As is the norm in these situations, Mexican politicians are clamoring for an investigation into the shooting of Yañez. One bureaucrat is even calling for the extradition to Mexico of the Border Patrol agent who shot Yañez to stand trial for murder. However, as is typical with Mexican politicians where pandering to the electorate is an art form, they have few facts.

The fence that Yañez was on is entirely within the territory of the United States. The US built it a few feet inside the border. You don't really think that Mexico would erect a fence to prevent its population from emmigrating illegally to the United States? So, Yañez was entirely within United States territory when he threw sticks and rocks at Border Patrol agents. He was shot while in US territory. He just happened to drop dead inside Mexico.

Comments

JihadESalman July 3, 2011 @ 6:16 a.m.

This comment was removed by the site staff for violation of the usage agreement.

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IndieGirl July 10, 2011 @ 11:18 a.m.

Wow, San Diego Reader, such impeccable journalistic standards! Why don't you tell us your name, and your credentials, Fulano de Tal? Or is the San Diego Reader so desperate to include writing by unpaid writers that they will publish absolutely anything, by anyone, regardless of their identity? My name, by the way, is Jill Holslin, and I have a blog where I identify myself. http://www.attheedges.com/

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Fulano de Tal July 10, 2011 @ 2:11 p.m.

Jill, when you teach your writing classes at SDSU focused on civic discourse and the role of writing in political advocacy, do you also teach that diversity of thought is the highest form of freedom? Or do you teach your students to just attack the messenger when you see a message you do not like?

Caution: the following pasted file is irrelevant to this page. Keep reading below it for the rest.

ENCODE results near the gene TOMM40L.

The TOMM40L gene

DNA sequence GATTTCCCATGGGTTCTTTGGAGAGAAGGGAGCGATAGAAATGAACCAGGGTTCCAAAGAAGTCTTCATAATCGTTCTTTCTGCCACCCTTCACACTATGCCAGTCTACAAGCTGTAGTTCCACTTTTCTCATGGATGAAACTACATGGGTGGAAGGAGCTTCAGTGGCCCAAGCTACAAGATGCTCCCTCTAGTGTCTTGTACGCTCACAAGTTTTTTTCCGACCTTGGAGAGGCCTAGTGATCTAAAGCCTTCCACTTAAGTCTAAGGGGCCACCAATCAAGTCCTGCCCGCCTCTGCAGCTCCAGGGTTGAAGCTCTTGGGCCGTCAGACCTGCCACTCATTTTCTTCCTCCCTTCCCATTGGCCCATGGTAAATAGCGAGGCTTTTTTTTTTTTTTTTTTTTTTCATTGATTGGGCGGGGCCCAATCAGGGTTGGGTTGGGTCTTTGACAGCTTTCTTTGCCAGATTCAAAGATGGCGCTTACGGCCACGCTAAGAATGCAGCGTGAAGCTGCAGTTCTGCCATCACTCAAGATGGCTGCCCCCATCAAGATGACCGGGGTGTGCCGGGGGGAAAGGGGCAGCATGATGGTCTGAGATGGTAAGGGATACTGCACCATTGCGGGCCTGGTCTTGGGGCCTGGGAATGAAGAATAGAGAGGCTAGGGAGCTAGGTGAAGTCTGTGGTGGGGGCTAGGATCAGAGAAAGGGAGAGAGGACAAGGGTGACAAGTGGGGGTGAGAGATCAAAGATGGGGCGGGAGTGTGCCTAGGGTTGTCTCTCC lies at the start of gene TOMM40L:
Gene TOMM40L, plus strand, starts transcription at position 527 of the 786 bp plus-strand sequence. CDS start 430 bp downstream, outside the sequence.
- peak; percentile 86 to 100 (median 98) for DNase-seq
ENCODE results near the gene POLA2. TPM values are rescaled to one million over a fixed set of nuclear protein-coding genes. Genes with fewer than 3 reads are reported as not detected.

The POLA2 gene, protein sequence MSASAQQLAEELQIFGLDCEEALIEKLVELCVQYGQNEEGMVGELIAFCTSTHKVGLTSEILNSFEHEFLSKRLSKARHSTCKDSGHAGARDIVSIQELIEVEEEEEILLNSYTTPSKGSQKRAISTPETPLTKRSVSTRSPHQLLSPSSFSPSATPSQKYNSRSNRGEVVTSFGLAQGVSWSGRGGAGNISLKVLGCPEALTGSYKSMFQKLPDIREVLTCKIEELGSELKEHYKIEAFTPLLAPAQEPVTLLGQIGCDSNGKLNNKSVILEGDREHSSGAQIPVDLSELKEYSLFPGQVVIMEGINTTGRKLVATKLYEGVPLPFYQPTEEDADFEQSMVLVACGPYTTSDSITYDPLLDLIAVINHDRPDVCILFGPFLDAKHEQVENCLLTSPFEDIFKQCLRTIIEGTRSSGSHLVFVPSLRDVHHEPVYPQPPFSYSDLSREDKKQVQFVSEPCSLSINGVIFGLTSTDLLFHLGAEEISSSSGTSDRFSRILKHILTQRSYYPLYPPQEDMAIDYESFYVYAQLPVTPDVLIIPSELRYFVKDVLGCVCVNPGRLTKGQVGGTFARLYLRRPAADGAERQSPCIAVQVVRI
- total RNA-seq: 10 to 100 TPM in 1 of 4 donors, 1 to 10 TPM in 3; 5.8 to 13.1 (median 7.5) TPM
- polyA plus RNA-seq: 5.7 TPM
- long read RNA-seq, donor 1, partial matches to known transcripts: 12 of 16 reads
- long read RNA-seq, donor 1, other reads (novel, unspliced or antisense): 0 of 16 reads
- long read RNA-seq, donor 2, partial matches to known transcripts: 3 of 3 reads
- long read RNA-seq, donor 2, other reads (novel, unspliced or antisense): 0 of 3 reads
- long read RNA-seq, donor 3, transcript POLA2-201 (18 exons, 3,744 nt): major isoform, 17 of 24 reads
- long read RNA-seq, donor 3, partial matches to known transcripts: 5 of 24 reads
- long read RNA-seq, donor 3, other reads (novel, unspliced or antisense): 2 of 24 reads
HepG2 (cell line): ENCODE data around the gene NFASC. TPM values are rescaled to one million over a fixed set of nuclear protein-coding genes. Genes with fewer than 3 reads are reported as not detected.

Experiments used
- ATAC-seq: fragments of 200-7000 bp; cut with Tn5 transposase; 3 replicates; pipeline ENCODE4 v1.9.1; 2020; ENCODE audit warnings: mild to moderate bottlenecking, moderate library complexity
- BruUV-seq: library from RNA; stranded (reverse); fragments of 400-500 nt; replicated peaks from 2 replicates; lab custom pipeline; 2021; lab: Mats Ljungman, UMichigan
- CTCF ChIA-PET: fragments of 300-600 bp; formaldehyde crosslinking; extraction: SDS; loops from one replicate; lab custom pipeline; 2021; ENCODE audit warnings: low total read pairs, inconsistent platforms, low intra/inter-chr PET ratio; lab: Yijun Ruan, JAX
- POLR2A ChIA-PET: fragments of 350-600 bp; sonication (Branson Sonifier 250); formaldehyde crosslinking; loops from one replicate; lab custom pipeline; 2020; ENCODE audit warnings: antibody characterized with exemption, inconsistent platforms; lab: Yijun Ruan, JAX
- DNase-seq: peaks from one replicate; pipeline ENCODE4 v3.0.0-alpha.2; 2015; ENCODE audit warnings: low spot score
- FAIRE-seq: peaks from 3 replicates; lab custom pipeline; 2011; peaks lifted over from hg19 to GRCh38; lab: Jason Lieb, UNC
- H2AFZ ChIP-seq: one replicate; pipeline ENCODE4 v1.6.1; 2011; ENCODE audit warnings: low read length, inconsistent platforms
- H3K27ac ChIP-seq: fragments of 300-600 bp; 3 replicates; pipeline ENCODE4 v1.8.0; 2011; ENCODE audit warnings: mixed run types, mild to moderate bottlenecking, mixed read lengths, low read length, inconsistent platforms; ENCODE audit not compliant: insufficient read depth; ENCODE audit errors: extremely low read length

If you found a factual error in my blog, please point it out. As to my identity, you should study American history. The Federalist Papers were written by Alexander Hamilton, James Madison, and John Jay under the pseudonym "Publius."

A 1995 Supreme Court ruling in McIntyre v. Ohio Elections Commission reads:

"Protections for anonymous speech are vital to democratic discourse. Allowing dissenters to shield their identities frees them to express critical, minority views . . . Anonymity is a shield from the tyranny of the majority. . . . It thus exemplifies the purpose behind the Bill of Rights, and of the First Amendment in particular: to protect unpopular individuals from retaliation . . . at the hand of an intolerant society."

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petrockstar July 10, 2011 @ 3:07 p.m.

Fulano de Tal, of course you have the right to write anonymously, but that doesn't mean people won't call you on your b.s. And that's exactly what this post is.

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Visduh July 10, 2011 @ 7:08 p.m.

Mindy, Mindy, Mindy, please be careful. If you keep expressing those sentiments, you'll be called a racist or worse. And, that is, as we all know, just about the worst thing anyone can be labelled nowadays.

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Radical Uterus July 11, 2011 @ 8:29 a.m.

The United States says Po-tay-toe, Mexico says Po-tot-toe. Either way we're all being fu*ked by our governments.

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Radical Uterus July 12, 2011 @ 12:25 p.m.

Radical Uterus announced her candidacy for president last month on the blog. Grand Old Dick was livid. He consulted the Guide to Controlling Cnts and found that the top three strategies for controlling cntts were money, love and children. Radical Uterus is not in need of money, she now knows how to love herself and she is pro-choice.

Hence Radical Uterus is uncorruptable, for a cu*t. She is the perfect leader.